Cambridge researchers build the world's first 3D imaging cytometer and cell sorter: Zomp.

Cambridge Professor, Steven Lee, believes that one day ‘to Zomp’ will mean to carry out high-volume, three-dimensional imaging of individual cells.

Zomp is a new company co-founded by Professor Lee and his colleagues at University of Cambridge, Dr Kevin O’Holleran and Gillies Kleboe. Zomp is developing the world’s first 3D imaging flow cytometer, a medical device that counts cells. Cytometers are used in laboratories around the world and are essential to many areas including immunotherapy, drug discovery and cancer diagnosis.

Innovative technology

Zomp’s innovative technology combines the ability of a flow cytometer to make fast, high volume cell measurements, with the 3D imaging capability of a microscope. “Our goal is to image single cells at subcellular resolution with the high definition of a microscope, but with the speed and capacity of a cytometer – something which has not yet been done,” explains Lee.

“The innovation is in the ability to collect large volumes of data very quickly while retaining high quality data.”

Some existing flow cytometers do provide two-dimensional images, but these flat images can only capture individual slices of a cell, without giving the full picture. “A cell is quite complicated. With 2D imaging you can’t tell how big the cell really is, or what shape the nucleus is, for example,” says Lee. “Our instrument can image entire cells, on a scale 100 times more sensitive than other imaging cytometers.”

image of the Zomp cytometer

IMAGE:  The revolutionary Zomp 3D imaging flow cytometer

The instrument works by firing cells with fluorescent markings through a series of microfluidic channels, patented under the name ‘Lightgate.’ Multiple images are taken from different angles, similar to a CT scan. Next, in a process called deconvolution, the images are recombined to form one complete image.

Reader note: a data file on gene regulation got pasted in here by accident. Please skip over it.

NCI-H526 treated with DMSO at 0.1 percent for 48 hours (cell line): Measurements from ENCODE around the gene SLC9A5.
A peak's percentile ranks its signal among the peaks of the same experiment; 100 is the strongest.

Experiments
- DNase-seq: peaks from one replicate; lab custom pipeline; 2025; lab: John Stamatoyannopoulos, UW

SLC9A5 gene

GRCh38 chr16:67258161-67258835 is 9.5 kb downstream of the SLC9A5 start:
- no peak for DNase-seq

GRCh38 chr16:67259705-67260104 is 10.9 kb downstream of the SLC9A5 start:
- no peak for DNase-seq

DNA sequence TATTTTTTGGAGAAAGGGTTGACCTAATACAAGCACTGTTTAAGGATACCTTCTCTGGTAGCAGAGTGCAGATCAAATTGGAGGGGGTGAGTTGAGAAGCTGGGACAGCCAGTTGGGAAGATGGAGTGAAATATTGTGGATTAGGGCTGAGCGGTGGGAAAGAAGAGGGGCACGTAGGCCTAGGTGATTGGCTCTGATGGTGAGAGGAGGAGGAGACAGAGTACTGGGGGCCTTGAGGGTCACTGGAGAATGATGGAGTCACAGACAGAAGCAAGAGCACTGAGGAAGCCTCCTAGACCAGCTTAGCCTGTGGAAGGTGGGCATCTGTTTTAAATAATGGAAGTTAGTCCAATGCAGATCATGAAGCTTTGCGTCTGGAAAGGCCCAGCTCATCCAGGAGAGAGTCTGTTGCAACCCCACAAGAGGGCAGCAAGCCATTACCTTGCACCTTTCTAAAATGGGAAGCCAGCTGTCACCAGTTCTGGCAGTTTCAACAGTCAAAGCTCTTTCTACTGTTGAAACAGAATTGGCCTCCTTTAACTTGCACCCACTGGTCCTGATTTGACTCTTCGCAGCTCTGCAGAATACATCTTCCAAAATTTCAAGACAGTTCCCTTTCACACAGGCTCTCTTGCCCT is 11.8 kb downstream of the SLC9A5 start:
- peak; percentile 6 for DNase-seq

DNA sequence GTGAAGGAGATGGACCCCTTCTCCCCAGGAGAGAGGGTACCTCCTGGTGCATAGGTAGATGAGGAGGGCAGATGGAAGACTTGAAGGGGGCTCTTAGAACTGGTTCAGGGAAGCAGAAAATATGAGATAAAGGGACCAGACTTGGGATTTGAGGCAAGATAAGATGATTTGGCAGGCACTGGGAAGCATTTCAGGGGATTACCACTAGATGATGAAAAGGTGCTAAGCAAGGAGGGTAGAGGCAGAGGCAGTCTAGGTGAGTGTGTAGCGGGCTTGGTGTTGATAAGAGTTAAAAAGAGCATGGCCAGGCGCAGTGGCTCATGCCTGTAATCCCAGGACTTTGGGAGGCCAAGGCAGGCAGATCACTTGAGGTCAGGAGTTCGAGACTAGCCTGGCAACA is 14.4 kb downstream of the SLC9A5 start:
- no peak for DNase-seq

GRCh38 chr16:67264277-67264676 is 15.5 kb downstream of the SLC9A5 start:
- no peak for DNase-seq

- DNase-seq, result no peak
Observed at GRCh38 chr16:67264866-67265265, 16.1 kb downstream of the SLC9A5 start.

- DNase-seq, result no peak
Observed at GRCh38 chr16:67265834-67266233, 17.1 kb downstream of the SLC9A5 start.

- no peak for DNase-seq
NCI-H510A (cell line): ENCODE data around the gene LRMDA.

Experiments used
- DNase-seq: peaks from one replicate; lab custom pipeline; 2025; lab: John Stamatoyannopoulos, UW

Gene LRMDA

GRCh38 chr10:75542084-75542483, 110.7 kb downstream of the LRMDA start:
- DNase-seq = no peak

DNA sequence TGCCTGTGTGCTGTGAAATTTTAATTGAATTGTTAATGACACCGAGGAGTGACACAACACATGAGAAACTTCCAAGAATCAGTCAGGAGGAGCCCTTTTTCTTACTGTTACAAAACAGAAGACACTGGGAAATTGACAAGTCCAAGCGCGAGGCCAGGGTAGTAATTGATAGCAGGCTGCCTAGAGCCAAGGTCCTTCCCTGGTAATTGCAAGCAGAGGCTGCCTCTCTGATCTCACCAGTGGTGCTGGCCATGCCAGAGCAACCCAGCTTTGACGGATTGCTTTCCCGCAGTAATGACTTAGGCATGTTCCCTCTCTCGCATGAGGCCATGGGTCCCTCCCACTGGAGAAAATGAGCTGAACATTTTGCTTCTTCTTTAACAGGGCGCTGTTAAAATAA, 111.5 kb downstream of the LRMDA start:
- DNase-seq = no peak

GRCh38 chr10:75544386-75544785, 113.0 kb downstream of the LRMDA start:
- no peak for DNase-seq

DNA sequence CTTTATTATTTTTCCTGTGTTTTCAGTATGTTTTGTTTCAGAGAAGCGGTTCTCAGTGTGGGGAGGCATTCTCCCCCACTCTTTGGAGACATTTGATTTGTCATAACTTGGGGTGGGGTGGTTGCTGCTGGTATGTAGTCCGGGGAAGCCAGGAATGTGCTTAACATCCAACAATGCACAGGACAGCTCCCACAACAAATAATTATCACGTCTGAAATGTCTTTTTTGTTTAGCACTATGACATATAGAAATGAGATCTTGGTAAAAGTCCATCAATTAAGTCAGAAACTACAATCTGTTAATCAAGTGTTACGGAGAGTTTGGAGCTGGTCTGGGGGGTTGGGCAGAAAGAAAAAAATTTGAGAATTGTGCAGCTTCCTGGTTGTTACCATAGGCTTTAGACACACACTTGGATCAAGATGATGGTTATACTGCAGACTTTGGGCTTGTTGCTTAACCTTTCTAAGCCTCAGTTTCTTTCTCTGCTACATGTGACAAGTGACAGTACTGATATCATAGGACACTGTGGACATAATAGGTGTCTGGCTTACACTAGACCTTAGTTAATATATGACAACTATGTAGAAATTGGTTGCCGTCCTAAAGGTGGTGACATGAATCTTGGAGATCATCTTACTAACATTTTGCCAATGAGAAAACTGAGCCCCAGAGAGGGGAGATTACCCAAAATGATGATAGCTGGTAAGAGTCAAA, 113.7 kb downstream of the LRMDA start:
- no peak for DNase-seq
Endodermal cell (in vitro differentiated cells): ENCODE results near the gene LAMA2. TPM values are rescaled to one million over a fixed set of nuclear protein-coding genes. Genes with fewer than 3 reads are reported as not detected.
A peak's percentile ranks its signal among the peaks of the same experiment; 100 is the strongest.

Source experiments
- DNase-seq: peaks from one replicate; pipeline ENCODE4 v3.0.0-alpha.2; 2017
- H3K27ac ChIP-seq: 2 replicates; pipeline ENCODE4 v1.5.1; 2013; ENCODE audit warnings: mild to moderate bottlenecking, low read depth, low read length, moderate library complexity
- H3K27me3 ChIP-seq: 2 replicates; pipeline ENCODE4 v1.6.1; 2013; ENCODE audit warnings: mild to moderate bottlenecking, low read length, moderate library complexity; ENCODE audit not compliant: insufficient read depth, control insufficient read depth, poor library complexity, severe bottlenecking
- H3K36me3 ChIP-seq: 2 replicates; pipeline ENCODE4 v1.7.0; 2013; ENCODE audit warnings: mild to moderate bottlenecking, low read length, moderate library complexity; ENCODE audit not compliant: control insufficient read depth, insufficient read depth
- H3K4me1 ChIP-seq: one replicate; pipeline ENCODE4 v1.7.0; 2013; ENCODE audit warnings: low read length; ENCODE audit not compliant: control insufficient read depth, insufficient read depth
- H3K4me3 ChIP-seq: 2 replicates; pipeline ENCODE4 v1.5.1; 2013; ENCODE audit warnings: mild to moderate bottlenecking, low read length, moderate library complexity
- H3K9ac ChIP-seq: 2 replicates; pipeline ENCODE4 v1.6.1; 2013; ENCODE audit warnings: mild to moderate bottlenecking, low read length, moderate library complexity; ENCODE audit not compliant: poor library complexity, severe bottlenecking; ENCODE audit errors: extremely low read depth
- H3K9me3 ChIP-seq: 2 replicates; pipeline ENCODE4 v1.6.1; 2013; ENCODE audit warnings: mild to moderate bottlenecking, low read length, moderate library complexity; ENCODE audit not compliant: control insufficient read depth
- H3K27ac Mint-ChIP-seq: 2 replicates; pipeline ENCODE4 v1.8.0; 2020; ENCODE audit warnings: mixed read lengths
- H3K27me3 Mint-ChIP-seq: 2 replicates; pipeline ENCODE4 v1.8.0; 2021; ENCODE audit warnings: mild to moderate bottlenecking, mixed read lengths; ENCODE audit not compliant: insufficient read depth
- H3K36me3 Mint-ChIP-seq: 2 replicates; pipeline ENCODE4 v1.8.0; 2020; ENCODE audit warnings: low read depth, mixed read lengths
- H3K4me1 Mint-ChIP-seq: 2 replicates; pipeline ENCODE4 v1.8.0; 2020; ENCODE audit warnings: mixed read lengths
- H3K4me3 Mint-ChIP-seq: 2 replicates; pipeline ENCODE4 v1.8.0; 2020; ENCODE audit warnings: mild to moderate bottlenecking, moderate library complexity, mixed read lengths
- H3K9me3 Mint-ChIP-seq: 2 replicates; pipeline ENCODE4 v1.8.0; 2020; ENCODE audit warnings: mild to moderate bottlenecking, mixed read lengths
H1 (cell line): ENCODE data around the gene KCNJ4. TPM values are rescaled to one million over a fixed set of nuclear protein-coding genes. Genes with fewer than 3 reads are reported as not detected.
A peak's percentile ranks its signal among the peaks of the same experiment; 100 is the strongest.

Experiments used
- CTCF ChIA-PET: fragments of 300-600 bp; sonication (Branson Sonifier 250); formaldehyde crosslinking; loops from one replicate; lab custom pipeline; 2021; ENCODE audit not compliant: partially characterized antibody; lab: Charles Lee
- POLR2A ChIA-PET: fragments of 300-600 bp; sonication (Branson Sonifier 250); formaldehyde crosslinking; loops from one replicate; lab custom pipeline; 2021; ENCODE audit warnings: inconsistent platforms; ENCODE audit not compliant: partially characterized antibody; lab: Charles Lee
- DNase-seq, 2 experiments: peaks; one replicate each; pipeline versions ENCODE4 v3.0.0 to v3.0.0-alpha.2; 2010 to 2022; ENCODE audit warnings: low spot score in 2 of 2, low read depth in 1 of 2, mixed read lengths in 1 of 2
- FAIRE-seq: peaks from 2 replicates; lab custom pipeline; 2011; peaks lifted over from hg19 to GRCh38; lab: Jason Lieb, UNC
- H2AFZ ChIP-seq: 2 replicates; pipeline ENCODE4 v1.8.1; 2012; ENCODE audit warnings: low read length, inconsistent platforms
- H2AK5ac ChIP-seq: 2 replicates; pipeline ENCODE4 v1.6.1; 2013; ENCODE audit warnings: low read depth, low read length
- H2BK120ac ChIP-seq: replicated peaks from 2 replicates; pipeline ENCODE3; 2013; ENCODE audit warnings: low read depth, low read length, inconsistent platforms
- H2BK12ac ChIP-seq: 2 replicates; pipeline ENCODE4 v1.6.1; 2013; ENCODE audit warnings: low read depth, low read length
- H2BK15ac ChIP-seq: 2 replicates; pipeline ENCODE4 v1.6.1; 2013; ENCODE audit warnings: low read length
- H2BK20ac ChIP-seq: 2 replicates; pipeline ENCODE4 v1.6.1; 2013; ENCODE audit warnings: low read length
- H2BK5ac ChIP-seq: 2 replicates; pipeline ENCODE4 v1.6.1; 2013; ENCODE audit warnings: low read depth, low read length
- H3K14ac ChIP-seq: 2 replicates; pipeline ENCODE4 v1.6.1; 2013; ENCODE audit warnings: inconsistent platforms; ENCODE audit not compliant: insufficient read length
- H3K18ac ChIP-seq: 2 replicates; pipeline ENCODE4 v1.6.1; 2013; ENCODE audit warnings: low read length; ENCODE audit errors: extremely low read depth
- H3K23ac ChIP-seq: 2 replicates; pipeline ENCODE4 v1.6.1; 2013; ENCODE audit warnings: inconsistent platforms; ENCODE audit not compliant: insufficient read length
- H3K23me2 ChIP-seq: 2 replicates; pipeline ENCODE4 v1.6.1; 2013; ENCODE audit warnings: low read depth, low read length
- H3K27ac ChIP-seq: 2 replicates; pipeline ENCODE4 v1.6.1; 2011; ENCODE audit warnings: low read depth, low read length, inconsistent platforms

Potential applications

The instrument has many potential applications, although the initial focus will be on drug discovery. “Researchers test new drugs using target validation. They need ways to clearly measure how their drug is affecting the targeted area of a cell. This instrument will provide a much clearer picture at a much higher speed than has been possible before,” says Lee.

The team have developed a functioning prototype which can quickly generate large volumes of data, although the eventual goal is to build a machine which measures cells at the rate of one thousand per second. Future seed funding will allow Zomp to hire new employees to further develop the instrument and marketing opportunities.

PhD research at the backbone

Working within the research team, supervised by Professors Lee and O’Holleran, PhD student Alexander Collins was co-inventor on the patent for the new instrument. Alexander said, “It's been hugely rewarding being part of this project - from building the first working optical system prototypes, through analysis of the construction pipeline, to realisation of a design that formed the backbone of subsequent expansions of the system’s capability. Now, at the end of my PhD, we have a fully-functional high-speed 3D imaging system. It will be exciting to explore its potential and see where it goes next!"

Just Zomp it!

Why Zomp? The team wanted a name that could eventually become a verb, like ‘Google’ or ‘Shazam.’ So, with dedication, perseverance, and luck, future researchers who need complex imaging of a high quantity of cells might be saying: “Just Zomp it!”

photo of Steven Lee in the lab

IMAGE: Professor Steven Lee, Zomp co-founder and CEPS CDT supervisor

Published: March 2023

Images: © courtesy of University of Cambridge.

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Headshot of Steven Lee

Headshot of Kevin O'HolleranHeadshot of Alexander Collins

Photos: Prof Steven Lee, Dr Kevin O'Holleran, student Alexander Collins.

Professor Steven Lee is Professor of Biophysical Chemistry at University of Cambridge, Founder & CEO ZOMP and supervises PhD and MRes students on the IPES and CEPS CDT.

Dr Kevin O'Holleran is a physicist at University of Cambridge, Co-founder of ZOMP and supervises PhD and MRes students on the IPES and CEPS CDT.

Alexander Collins is a PhD researcher at University of Cambridge, funded by EPSRC Centre for Doctoral Training in Integrated Photonic and Electronic Systems (IPES CDT) (programme grant EP/L015455/1). Alex was part of the team of researchers, and co-inventor, on of ZOMP.